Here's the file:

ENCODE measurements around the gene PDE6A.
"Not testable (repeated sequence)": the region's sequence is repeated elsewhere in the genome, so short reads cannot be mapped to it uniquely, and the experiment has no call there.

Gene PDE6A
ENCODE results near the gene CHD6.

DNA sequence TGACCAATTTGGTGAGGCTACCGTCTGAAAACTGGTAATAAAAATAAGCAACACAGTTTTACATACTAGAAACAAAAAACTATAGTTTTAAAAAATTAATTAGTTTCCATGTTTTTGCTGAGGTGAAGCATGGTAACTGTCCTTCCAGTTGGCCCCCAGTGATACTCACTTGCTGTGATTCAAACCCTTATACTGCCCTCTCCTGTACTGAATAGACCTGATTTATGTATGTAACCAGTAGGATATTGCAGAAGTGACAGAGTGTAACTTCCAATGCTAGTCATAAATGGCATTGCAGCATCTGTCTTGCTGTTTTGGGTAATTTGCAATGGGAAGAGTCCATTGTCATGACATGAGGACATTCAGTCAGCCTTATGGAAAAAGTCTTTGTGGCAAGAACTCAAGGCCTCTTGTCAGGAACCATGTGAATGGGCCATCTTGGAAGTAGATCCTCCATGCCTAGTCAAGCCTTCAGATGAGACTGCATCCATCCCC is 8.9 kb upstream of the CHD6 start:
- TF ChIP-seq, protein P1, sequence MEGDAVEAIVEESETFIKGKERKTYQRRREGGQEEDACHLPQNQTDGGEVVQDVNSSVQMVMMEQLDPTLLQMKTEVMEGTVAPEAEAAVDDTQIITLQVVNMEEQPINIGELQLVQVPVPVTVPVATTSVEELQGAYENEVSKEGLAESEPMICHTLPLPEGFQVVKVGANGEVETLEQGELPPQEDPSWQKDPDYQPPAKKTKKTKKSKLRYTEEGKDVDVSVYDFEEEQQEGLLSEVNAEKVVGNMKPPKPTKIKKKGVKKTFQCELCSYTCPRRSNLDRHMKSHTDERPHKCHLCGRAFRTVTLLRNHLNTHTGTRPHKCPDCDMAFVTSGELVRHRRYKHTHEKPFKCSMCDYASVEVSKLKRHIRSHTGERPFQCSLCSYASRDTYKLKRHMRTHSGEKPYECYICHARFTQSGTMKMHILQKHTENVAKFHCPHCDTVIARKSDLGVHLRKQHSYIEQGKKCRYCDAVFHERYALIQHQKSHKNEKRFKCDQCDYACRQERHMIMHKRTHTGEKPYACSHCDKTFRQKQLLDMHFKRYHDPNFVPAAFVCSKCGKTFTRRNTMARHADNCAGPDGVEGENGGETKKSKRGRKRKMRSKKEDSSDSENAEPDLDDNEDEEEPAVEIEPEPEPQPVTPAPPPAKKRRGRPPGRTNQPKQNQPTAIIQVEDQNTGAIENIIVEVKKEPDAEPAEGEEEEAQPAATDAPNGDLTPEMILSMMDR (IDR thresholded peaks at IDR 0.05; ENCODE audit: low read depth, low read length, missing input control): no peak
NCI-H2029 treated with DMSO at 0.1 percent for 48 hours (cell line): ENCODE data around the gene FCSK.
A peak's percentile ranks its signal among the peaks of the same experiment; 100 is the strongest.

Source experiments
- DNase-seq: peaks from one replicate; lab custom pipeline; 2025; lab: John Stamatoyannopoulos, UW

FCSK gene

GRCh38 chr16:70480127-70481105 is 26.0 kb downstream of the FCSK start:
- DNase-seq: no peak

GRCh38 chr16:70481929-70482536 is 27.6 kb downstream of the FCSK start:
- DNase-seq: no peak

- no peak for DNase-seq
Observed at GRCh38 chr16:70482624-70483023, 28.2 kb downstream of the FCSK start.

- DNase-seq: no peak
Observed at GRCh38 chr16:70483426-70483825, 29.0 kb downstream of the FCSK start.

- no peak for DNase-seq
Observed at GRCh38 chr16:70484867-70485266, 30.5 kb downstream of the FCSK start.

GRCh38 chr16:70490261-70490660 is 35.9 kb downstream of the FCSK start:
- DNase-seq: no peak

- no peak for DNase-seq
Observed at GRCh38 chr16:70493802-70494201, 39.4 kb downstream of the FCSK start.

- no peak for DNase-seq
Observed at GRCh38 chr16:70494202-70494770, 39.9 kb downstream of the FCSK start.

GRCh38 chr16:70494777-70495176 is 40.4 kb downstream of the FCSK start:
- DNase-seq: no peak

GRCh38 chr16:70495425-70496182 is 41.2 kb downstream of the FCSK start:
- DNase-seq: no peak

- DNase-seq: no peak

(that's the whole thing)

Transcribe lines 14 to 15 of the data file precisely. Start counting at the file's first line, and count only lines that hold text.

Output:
GRCh38 chr16:70481929-70482536 is 27.6 kb downstream of the FCSK start:
- DNase-seq: no peak